Preventing concussions on the field has become a priority for professional and amateur leagues.
Medical experts said that every time he or she has a concussion, his or her risk of getting another one is four to six times higher. For one young athlete, one concussion made the danger seem all too real.
Colton Kramer has been playing contact sports for most of his life.
"I've always been an aggressive player in football and hockey," Kramer said.
But last year while out on the ice someone was aggressive with him.
"I kind of staggered up, uh, went to the bench and everything was fuzzy," he said.
Kramer had a concussion, but at first, he didn't even know it until he started getting headaches.
"So eventually I talked to my mom and I was like we should probably go to the doctor.
And it's a good thing he did.
"The younger you are the higher the risk because of the fact you still have an immature, developing brain," said Dr. Scott Bilyeu of St. Mary's Hospital. "There's lots of symptoms and signs that you can look for, for example, headache, dizziness feeling off balance, sensitivity to light or noise, neck pain."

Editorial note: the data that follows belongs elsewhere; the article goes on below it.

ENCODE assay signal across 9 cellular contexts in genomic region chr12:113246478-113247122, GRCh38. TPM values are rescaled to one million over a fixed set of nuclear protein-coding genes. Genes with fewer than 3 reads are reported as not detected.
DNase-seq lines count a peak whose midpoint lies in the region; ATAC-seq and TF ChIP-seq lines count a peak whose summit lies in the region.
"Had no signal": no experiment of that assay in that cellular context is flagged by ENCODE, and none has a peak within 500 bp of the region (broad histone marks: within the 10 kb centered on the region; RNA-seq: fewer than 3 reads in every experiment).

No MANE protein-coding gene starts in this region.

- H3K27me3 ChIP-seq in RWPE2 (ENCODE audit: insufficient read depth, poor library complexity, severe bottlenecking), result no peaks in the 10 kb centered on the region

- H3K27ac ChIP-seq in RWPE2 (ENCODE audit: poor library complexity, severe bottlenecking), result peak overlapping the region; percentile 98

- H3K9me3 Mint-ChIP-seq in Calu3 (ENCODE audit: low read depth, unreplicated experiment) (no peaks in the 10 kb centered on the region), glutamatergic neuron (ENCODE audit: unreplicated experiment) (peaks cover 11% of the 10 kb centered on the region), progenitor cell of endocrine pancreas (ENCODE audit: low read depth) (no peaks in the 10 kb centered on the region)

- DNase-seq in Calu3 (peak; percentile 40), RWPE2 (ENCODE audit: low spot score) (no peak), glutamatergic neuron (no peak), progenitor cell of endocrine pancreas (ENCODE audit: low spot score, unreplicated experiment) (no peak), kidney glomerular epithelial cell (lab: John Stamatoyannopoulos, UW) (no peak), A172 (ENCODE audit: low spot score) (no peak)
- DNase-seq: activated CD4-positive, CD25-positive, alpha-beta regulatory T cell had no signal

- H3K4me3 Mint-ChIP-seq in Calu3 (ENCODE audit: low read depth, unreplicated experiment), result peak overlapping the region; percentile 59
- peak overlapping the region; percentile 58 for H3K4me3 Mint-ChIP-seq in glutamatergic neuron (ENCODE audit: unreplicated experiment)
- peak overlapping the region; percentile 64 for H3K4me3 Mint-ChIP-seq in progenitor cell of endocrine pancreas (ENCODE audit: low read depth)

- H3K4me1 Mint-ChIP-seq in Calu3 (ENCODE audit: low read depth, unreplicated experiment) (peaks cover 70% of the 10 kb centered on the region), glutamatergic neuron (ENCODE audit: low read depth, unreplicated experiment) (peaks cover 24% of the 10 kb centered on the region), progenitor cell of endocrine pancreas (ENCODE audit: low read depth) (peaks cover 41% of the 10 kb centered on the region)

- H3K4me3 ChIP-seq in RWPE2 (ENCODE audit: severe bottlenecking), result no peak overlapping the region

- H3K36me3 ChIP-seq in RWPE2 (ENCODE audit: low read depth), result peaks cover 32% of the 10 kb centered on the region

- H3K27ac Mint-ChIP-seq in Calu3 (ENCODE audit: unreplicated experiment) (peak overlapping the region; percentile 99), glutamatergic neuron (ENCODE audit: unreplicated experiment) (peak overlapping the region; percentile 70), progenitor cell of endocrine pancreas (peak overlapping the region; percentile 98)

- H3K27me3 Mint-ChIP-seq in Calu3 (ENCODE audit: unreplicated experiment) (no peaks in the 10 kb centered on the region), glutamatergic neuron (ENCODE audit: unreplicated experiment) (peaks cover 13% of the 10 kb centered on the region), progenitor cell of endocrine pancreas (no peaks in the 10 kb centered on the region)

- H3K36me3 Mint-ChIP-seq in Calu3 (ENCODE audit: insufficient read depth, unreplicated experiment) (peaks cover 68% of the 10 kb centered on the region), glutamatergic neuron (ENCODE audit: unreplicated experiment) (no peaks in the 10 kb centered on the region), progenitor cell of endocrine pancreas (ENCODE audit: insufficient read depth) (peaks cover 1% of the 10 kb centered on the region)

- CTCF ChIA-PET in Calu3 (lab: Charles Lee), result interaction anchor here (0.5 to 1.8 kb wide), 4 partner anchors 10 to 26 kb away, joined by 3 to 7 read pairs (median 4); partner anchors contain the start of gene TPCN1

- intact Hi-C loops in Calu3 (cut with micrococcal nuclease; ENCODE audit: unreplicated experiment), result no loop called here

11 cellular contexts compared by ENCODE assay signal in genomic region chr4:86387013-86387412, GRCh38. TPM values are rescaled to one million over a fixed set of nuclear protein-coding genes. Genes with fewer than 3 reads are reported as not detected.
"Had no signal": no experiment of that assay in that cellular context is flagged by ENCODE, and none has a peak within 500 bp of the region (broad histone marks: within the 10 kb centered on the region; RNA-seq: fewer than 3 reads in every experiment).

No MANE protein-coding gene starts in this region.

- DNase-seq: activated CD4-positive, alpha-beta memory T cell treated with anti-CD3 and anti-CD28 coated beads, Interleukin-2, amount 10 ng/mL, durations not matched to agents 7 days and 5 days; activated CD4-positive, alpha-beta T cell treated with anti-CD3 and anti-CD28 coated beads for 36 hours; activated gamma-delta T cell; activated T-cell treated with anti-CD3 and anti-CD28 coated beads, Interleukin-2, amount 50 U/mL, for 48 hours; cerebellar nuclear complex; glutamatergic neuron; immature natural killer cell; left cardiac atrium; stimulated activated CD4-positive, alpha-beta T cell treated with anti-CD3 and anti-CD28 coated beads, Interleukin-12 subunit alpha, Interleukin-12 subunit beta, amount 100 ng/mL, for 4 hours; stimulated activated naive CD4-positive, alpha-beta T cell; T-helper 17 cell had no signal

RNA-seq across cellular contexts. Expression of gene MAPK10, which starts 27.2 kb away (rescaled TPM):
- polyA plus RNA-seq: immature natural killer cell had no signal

Those symptoms are a result of a shock to the head which can be compared to Jello in a bowl. The Jello is your brain and the bowl is your skull. Get hit and the brain rattles.
"That is the number one major thing you can do for treatment of concussions just rest your brain," Dr. Bilyeu said.
Sounds like a teenager's dream but not for Kramer.
"No cell phone, no music, no TV for it was three days," Kramer said.
Today his mom is willing to take extra precaution even if it means her wallet takes a hit.
"Last time we bought a helmet it's just like pick a good one, you know, it doesn't mean you need to pick the cheapest one," Dawn Kramer said. "Just pick a good one."
Because her son's health doesn't have a price tag on it.
Dr. Bilyeu said that women experience a higher rate of concussions. In fact women's hockey is the top sport for rate of concussions per player followed by football and men's hockey.
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